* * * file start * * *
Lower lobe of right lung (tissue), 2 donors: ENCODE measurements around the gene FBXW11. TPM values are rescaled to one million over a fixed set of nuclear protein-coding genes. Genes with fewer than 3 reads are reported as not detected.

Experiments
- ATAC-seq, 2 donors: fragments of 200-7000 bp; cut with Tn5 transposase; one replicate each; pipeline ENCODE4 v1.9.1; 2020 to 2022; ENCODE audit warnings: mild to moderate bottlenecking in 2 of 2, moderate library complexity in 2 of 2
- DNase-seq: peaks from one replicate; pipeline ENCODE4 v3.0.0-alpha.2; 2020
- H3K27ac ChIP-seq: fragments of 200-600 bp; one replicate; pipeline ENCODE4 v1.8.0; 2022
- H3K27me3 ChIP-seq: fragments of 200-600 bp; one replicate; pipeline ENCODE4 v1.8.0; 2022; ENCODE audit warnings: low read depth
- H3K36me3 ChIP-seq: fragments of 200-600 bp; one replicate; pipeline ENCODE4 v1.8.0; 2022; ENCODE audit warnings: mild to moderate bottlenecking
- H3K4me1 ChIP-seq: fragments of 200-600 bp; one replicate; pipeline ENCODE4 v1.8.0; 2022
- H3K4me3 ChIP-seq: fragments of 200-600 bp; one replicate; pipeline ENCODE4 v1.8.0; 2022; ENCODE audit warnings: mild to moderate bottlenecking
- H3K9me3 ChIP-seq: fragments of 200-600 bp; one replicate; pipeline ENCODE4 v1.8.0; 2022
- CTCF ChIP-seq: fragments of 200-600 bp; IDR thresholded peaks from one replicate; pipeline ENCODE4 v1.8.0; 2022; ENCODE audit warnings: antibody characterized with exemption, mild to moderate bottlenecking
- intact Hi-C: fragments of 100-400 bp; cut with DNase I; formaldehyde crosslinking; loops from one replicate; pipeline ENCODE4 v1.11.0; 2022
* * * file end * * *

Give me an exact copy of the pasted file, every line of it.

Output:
Lower lobe of right lung (tissue), 2 donors: ENCODE measurements around the gene FBXW11. TPM values are rescaled to one million over a fixed set of nuclear protein-coding genes. Genes with fewer than 3 reads are reported as not detected.

Experiments
- ATAC-seq, 2 donors: fragments of 200-7000 bp; cut with Tn5 transposase; one replicate each; pipeline ENCODE4 v1.9.1; 2020 to 2022; ENCODE audit warnings: mild to moderate bottlenecking in 2 of 2, moderate library complexity in 2 of 2
- DNase-seq: peaks from one replicate; pipeline ENCODE4 v3.0.0-alpha.2; 2020
- H3K27ac ChIP-seq: fragments of 200-600 bp; one replicate; pipeline ENCODE4 v1.8.0; 2022
- H3K27me3 ChIP-seq: fragments of 200-600 bp; one replicate; pipeline ENCODE4 v1.8.0; 2022; ENCODE audit warnings: low read depth
- H3K36me3 ChIP-seq: fragments of 200-600 bp; one replicate; pipeline ENCODE4 v1.8.0; 2022; ENCODE audit warnings: mild to moderate bottlenecking
- H3K4me1 ChIP-seq: fragments of 200-600 bp; one replicate; pipeline ENCODE4 v1.8.0; 2022
- H3K4me3 ChIP-seq: fragments of 200-600 bp; one replicate; pipeline ENCODE4 v1.8.0; 2022; ENCODE audit warnings: mild to moderate bottlenecking
- H3K9me3 ChIP-seq: fragments of 200-600 bp; one replicate; pipeline ENCODE4 v1.8.0; 2022
- CTCF ChIP-seq: fragments of 200-600 bp; IDR thresholded peaks from one replicate; pipeline ENCODE4 v1.8.0; 2022; ENCODE audit warnings: antibody characterized with exemption, mild to moderate bottlenecking
- intact Hi-C: fragments of 100-400 bp; cut with DNase I; formaldehyde crosslinking; loops from one replicate; pipeline ENCODE4 v1.11.0; 2022